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Obstructive sleep apnoea and quality of life in Ehlers-Danlos syndrome: a parallel cohort study

Abstract

Background Patients with the connective tissue disorder Ehlers-Danlos syndrome (EDS) often suffer from fatigue, excessive daytime sleepiness and impaired quality of life. Obstructive sleep apnoea (OSA) may be an underlying cause for these symptoms but its prevalence in this population is unclear.

Methods In this prospective parallel-cohort study, we included 100 adult patients with EDS (46% hypermobile-type, 35% classical-type and 19% other), which were one-to-one matched to 100 healthy adult controls according to sex, age, weight and height. Participants underwent structured interviews (including short-form 36) and level-3 respiratory polygraphy. OSA was defined as apnoea–hypopnea index ≥5/hour. Photographic craniofacial phenotyping was conducted in a subgroup. Conditional logistic regression was used to compare the prevalence of OSA.

Results In patients with EDS, OSA prevalence was 32% versus 6% in the matched control group (OR 5.3 (95% CI 2.5 to 11.2); p<0.001). The EDS group reported impaired quality of life in all dimensions (p<0.05) and significantly higher excessive daytime sleepiness measured by the Epworth Sleepiness Scale (median (quartiles) 11 (7–14) vs 7 (5–10); p<0.001). OSA severity was positively associated with daytime sleepiness and lower quality of life in the EDS group. There was no evidence of a difference between the two study groups in terms of craniofacial phenotypes.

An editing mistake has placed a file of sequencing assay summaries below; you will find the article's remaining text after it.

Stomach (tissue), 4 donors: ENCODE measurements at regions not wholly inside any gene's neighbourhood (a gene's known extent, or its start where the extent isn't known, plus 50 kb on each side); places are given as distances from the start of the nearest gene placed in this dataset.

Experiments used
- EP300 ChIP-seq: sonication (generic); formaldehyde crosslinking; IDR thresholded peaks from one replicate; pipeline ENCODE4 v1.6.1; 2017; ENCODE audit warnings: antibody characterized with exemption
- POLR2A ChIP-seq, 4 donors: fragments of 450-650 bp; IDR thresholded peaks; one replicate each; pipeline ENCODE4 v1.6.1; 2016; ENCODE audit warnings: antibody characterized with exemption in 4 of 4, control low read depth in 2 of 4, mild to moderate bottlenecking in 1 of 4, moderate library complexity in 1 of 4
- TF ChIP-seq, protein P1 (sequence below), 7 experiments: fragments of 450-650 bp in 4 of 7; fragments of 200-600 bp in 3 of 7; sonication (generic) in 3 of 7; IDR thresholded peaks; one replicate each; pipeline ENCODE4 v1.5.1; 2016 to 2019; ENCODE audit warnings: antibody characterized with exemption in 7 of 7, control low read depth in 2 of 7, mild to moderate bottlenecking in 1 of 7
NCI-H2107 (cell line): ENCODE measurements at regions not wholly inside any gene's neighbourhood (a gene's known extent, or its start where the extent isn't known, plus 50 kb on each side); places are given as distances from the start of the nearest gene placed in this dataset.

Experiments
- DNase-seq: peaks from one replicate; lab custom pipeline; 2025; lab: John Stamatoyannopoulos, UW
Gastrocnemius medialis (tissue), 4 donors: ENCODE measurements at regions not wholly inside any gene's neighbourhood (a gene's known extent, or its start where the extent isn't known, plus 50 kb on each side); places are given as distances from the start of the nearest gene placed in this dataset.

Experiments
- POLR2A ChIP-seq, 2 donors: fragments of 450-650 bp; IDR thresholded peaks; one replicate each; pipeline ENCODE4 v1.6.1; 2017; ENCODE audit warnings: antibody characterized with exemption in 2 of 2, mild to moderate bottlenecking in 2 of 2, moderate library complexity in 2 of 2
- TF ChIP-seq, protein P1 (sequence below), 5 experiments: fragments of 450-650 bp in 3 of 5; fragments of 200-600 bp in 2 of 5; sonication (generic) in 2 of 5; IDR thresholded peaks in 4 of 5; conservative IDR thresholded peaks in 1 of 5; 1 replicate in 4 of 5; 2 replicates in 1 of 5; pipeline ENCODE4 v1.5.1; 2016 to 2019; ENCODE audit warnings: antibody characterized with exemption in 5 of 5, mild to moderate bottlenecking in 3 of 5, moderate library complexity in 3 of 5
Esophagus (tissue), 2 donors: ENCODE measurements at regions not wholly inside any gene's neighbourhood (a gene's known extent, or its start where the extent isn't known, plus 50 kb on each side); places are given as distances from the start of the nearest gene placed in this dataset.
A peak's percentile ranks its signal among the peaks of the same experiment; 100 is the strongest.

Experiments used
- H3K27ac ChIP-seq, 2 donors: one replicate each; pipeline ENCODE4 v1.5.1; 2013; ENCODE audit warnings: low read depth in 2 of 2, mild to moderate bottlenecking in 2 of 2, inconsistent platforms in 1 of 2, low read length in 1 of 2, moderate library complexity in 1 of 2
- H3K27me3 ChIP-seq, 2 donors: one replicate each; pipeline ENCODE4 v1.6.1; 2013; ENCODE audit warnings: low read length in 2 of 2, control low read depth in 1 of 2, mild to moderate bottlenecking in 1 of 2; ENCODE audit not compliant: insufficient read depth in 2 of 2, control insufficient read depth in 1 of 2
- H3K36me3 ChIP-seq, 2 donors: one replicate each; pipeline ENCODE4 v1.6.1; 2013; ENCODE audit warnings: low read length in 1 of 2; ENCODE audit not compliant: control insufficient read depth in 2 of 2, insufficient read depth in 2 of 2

Conclusions The prevalence of OSA is higher in patients with EDS than in a matched control group. This is of clinical relevance as it is associated with fatigue, excessive daytime sleepiness and impaired quality of life. Further studies are needed to assess the clinical benefit of OSA treatment in patients with EDS.

Trial registration number NCT02435745.

  • Sleep apnoea
  • Clinical Epidemiology
  • Connective tissue disease associated lung disease

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